After you create a VCN, you can change, add, and remove its CIDR blocks.
When you design the subnets, consider your traffic flow and security requirements. Attach all the resources within a specific tier or role to the same subnet, which can serve as a security boundary.
Use regional subnets.
Use Oracle Cloud Guard to monitor and maintain the security of your resources in Oracle Cloud Infrastructure proactively. Cloud Guard uses detector recipes that you can define to examine your resources for security weaknesses and to monitor operators and users for risky activities. When any misconfiguration or insecure activity is detected, Cloud Guard recommends corrective actions and assists with taking those actions, based on responder recipes that you can define.
For resources that require maximum security, Oracle recommends that you use security zones. A security zone is a compartment associated with an Oracle-defined recipe of security policies that are based on best practices. For example, the resources in a security zone must not be accessible from the public internet and they must be encrypted using customer-managed keys. When you create and update resources in a security zone, Oracle Cloud Infrastructure validates the operations against the policies in the security-zone recipe, and denies operations that violate any of the policies.
When you deploy resources to Oracle Cloud Infrastructure, you might start small, with a single connection to your on-premises network.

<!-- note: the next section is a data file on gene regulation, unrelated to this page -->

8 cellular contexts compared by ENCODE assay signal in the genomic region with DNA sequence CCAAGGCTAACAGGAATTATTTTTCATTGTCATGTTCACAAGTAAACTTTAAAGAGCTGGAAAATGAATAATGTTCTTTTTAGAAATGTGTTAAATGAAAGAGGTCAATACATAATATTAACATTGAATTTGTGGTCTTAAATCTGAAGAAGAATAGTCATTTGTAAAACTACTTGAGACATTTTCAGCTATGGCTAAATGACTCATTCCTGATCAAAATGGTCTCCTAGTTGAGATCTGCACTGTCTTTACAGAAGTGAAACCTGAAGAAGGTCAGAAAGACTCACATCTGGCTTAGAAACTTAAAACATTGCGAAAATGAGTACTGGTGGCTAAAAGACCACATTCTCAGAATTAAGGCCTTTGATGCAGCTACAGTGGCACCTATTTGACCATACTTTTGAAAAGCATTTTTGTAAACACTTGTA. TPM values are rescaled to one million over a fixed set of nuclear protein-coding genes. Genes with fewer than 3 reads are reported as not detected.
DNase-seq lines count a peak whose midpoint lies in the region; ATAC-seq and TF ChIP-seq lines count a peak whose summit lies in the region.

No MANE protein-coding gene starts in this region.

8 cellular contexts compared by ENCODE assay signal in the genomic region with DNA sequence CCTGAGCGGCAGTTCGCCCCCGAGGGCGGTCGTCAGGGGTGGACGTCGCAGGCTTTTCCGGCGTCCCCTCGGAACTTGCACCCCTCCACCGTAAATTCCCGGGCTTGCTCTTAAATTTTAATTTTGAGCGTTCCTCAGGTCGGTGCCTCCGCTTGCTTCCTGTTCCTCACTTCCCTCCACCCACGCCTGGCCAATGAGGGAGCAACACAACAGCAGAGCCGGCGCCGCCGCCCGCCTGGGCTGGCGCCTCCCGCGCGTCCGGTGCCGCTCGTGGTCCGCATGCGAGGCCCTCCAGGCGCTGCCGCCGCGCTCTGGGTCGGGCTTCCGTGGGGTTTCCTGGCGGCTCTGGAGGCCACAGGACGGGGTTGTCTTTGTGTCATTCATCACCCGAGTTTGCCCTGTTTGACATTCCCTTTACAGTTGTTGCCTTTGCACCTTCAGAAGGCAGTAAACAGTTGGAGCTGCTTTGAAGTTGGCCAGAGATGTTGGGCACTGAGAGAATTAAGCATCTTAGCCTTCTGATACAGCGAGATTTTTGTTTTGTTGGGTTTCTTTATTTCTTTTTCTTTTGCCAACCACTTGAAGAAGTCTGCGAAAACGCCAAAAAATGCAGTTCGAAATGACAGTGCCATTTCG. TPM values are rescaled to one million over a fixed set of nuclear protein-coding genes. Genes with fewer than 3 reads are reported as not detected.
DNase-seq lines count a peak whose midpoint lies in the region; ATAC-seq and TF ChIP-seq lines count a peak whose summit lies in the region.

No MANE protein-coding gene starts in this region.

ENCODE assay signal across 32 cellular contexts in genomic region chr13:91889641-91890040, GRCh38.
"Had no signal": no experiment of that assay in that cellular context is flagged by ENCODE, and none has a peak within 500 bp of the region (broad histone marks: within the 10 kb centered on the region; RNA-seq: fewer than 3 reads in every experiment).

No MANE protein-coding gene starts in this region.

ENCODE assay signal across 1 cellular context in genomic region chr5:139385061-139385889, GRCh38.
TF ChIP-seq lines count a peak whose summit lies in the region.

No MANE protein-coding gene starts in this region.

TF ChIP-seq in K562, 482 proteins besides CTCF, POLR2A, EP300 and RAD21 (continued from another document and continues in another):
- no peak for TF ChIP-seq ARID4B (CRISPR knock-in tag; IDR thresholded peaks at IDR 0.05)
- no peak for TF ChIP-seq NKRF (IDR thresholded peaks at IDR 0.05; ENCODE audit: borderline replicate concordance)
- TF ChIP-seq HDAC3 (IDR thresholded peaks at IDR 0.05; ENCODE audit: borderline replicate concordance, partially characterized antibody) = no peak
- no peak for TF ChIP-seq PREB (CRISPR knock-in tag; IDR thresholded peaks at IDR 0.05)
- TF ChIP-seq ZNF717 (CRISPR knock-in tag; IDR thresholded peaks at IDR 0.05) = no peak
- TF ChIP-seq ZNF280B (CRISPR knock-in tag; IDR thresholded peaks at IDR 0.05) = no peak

To plan for redundancy, consider all the components (hardware devices, facilities, circuits, and power) between your on-premises network and Oracle Cloud Infrastructure. Also consider diversity, to ensure that facilities are not shared between the paths.
Consider the following points when deploying this reference architecture.
For Fusion SaaS, Oracle enables Akamai's Content Delivery Network (CDN) by default as a way to optimise the delivery of static and dynamic content. In particular, Akamai servers deliver several types of content: static and dynamic content over HTTP and HTTPS, and streaming audio and video over major streaming protocols. HTTP and HTTPS request to those content are forwarded to Akamai CDN. When customers opt to enable connectivity to their SaaS applications over FastConnect, a crucial step is to engage support to have Akamai disabled and thus direct access to the SaaS origin in the Oracle Cloud.
Customers should consider the performance impacts of disabling Akamai if their users are to continue to access SaaS applications over the internet.
FastConnect is a dedicated, private, and secure network connectivity option for connecting your on-premises locations to Oracle Cloud.
When provisioning a FastConnect connection, it’s critical to ensure that each connection terminates on a different FastConnect router in Oracle Cloud to avoid any single points of failure. If you’re using FastConnect in a region that has two FastConnect POP locations, the redundant FastConnect can optionally be terminated at a router in the second FastConnect location. Pay special attention to the physical connectivity to ensure that it’s redundant and diverse. As you work with partners and carriers, ensure that they understand the physical connectivity of your existing connection so they can provide the diversity that you require.
FastConnect ports are billed per hour. There is no charge for egress or ingress traffic. The cost of the virtual circuit or cross-connects (Direct or Colocated options) is not included with the port.
To learn more about connecting your on-premises network to supported SaaS services using FastConnect, see the following resources: